*Purpose* - A Much Overlooked Arnie Strength

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Quite a few swimmers find they perform better in open water, finishing ahead of those who would normally beat them in the confines of a swimming pool.

If this is you, you might think this is because you benefit a lot from wearing a wetsuit bringing your legs up high in the water. Whilst this is almost certainly the case, there may be another reason which you might not have thought of:

Arnies are the swimmers who classically 'fight the water' with many common faults in their stroke including lifting the head to breathe, crossing over in front of the head, scissor-kicks, a lack of rotation and low lying legs:

They're certainly not the 'best looking' swimmers in the water but once they're wearing a wetsuit, and if they can swim straight, they can be surprisingly effective racing in the great outdoors.

The reason? They have a good sense of natural rhythm and purpose to their stroke. Yes there's a lot of energy going to waste through poor stroke mechanics (which could certainly do with being refined) but with their legs brought higher by the wetsuit, their natural stroke rhythm helps them punch through disturbed open water better than many swimmers who have longer smoother strokes.

It's tempting to look at Arnies and think "I'm going to avoid swimming like that at all costs!" but make sure you look past the faults and appreciate their rhythm and sense of purpose, which is a definite strength. If we can straighten out the Arnie by removing the crossovers, improving their breathing and leg kick technique but maintain the sense of rhythm then we're going to end up with a very fast open water swimmer! Of course, we'd use our Arnie stroke correction process to do just that: https://app.swimsmooth.com/sequence/xa/taming-the-arnie/

As we refine an Arnie's stroke they naturally evolve towards being Swingers - swimming with good stroke mechanics and a good sense of rhythm. And as we saw last week looking at Shelley Taylor Smith's stroke, Swingers make the very best open water swimmers on the planet.

The Overglider

At the opposite end of the spectrum to Arnies are Overgliders who have killed their rhythm by adding in a deliberate pause-and-glide to their stroke timing. The problem with this stroke style is that water is 800 times more dense than air and the dead-spot causes the swimmer to decelerate between every stroke. This is doubly inefficient in open water where the additional buffeting causes even more deceleration between strokes than in the pool.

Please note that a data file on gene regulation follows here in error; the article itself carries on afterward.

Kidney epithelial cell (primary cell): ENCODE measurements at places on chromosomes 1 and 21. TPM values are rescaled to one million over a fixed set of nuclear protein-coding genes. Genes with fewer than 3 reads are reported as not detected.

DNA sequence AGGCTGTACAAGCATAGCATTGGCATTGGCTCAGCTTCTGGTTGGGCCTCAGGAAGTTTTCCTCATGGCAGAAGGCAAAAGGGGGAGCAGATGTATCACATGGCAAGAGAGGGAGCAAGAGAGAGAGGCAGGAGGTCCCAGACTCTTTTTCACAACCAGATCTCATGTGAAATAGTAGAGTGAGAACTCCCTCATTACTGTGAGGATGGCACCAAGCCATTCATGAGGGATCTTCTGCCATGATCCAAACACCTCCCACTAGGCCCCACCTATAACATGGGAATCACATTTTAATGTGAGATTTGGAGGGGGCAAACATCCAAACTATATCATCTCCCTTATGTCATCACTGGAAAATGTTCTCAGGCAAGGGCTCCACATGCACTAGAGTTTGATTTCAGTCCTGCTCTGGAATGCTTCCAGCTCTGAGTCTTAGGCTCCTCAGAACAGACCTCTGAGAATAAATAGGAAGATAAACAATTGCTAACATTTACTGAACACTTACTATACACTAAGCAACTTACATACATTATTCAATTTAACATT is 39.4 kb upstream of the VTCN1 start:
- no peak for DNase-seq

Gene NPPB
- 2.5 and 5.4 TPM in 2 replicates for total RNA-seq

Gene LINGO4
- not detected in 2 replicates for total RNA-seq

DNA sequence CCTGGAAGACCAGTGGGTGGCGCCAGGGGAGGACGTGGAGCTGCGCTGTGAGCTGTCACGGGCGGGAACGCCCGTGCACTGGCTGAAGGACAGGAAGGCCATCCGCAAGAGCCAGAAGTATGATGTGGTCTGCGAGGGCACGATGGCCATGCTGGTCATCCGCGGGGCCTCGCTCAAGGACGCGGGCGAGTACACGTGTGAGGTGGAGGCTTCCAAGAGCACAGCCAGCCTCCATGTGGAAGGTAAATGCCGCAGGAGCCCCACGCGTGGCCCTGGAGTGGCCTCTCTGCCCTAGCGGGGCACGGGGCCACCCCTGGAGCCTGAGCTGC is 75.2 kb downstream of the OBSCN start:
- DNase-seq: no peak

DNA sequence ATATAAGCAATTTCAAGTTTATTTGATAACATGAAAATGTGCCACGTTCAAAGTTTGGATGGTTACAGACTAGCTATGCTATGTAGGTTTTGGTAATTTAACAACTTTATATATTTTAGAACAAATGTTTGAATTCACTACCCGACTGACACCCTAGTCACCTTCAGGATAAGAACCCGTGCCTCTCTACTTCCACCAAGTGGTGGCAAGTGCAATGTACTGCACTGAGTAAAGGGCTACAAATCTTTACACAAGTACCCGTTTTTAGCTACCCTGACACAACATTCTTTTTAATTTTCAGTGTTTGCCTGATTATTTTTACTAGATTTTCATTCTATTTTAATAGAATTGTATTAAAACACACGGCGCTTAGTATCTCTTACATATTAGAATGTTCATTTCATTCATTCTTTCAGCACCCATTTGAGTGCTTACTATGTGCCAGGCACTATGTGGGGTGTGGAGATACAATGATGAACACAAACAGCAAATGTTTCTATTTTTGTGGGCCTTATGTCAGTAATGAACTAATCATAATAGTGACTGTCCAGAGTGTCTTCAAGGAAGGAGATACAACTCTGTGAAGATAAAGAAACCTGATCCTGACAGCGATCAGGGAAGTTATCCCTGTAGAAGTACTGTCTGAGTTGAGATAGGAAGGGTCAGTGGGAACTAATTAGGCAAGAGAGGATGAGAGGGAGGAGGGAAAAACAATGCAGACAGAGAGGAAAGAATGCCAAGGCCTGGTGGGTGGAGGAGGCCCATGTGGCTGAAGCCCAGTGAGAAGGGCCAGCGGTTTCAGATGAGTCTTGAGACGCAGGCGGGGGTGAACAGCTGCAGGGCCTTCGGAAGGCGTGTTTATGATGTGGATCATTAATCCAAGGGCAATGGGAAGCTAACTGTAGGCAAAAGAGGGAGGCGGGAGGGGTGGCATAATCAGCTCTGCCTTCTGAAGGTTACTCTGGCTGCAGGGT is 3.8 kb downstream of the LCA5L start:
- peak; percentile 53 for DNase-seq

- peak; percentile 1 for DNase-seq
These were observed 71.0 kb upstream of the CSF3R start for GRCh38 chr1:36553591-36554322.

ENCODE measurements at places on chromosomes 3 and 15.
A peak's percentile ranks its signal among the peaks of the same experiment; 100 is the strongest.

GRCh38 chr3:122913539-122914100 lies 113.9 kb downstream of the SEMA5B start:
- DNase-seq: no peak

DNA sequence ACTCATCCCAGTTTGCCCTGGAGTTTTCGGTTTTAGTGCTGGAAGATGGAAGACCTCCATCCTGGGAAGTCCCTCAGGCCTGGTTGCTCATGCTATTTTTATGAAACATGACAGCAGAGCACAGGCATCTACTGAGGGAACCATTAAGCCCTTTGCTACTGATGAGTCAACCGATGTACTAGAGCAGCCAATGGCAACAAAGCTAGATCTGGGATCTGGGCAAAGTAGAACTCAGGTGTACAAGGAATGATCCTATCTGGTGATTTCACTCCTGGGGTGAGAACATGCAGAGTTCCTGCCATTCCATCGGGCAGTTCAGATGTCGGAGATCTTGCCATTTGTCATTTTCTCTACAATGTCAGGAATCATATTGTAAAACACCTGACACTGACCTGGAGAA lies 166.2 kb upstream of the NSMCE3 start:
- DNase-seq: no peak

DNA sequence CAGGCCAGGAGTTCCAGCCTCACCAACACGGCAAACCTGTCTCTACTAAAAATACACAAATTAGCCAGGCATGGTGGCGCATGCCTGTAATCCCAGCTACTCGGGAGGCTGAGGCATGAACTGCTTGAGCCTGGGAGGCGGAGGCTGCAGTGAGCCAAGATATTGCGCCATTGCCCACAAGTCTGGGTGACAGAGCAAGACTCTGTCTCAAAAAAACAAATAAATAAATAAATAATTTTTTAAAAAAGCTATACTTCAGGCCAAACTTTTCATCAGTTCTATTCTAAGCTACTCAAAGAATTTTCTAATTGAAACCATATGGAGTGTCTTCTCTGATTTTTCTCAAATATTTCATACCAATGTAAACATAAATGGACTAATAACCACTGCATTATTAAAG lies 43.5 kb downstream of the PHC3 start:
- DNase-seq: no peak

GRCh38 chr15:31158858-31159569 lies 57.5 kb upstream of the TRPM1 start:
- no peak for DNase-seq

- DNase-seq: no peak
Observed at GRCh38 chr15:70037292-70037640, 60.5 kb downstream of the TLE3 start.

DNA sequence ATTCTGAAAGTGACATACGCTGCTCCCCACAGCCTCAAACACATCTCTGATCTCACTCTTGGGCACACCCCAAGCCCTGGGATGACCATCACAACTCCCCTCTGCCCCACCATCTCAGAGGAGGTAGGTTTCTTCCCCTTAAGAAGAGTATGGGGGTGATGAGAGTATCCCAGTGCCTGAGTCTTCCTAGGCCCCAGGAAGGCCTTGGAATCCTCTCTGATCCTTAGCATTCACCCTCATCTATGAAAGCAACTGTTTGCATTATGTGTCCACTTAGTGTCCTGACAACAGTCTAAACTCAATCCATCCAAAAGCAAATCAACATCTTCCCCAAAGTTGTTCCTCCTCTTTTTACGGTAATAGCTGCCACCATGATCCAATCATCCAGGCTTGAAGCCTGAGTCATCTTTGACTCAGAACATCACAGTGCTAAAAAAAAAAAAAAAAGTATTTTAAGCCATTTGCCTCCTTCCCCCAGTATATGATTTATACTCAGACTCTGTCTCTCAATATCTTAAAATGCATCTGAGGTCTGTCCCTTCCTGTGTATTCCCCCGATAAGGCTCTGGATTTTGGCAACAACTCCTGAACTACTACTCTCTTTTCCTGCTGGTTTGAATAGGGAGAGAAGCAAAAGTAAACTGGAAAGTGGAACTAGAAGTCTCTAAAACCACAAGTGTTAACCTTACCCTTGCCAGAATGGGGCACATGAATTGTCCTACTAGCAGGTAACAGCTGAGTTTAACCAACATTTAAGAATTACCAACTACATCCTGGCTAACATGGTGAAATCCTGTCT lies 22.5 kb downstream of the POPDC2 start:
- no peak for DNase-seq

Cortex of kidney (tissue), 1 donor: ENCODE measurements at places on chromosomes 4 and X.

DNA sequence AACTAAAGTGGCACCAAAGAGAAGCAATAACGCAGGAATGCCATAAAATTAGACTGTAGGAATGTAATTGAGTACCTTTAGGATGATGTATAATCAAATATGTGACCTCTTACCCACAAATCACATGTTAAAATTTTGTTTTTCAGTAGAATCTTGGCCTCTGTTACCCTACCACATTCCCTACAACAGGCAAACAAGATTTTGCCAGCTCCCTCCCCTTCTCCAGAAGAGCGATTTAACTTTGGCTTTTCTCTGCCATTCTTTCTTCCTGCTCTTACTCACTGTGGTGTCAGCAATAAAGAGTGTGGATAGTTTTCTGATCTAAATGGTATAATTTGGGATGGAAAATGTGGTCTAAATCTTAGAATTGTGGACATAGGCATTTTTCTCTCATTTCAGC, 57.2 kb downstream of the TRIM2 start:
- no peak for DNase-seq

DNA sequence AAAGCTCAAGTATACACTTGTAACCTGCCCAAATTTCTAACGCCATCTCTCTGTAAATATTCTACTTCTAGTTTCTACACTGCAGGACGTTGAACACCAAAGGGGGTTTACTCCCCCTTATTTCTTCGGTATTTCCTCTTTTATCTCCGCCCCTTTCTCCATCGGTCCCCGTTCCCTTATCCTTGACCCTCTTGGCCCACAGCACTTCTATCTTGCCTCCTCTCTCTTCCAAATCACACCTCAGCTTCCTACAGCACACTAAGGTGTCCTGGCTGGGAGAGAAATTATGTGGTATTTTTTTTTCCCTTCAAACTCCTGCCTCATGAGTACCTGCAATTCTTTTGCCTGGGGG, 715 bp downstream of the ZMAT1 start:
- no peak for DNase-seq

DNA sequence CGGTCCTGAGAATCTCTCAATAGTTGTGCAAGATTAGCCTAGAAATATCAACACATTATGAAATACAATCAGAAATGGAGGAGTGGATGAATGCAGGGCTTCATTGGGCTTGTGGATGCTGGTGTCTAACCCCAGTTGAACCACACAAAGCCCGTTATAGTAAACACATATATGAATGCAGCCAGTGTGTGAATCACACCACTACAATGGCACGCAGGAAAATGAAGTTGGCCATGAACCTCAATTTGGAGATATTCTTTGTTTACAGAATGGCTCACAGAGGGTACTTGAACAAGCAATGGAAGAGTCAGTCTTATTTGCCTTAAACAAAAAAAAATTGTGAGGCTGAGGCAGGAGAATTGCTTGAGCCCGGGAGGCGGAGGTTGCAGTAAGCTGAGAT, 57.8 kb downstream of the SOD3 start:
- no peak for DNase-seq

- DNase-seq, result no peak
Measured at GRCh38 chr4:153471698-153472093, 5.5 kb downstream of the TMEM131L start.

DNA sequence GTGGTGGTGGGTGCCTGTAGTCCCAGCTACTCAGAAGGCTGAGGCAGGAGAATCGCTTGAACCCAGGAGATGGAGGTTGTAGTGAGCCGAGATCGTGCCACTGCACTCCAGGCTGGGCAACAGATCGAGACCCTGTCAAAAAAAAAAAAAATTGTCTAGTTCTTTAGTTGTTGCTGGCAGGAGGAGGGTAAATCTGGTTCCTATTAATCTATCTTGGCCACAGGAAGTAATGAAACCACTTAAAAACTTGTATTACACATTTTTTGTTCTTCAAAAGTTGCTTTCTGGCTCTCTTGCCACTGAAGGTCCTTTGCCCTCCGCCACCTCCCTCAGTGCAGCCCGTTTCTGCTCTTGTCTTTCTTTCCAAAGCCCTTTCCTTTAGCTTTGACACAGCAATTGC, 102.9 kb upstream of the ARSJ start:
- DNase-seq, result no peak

In numerical terms, Overgliders typically have a stroke rhythm in the 40-52 SPM (strokes per minute) range. Arnies and Swingers meanwhile sit a lot higher at 60-75 SPM. If you're an Overglider we're not looking to take you from 40 to 75 SPM immediately but by working on improving your catch technique, this will start to lift your stroke rate. By embracing a little of that Arnie rhythm and purpose you too can make some big strides forwards.

This is fundamentally how Mega Megan improved from 2:12 to 1:32 / 100m. Like Megan, by swimming with more purpose you'll instantly gain speed and efficiency in the pool, and even more in open water.

Swim Smooth! (and purposefully!)


Unknown said...
This comment has been removed by a blog administrator.
Unknown said...

Our hero at Bold park was Shane Gould, and trying to improve SScatch just brings less enjoyment, perhaps it's like the on demand oxygen in backstroke, we have on demand energy !

Adam Young said...

Hi Malcolm - sorry mate, you're going to have to reword that one for me I can't make head nor tail of it.


kabir khan said...

A term paper is a kind of academic composition that requires extra amount of theoretical, major and careful degree of question. Though a term paper represents a type of academic paper, certain term papers do not demand academic investigation. rewording

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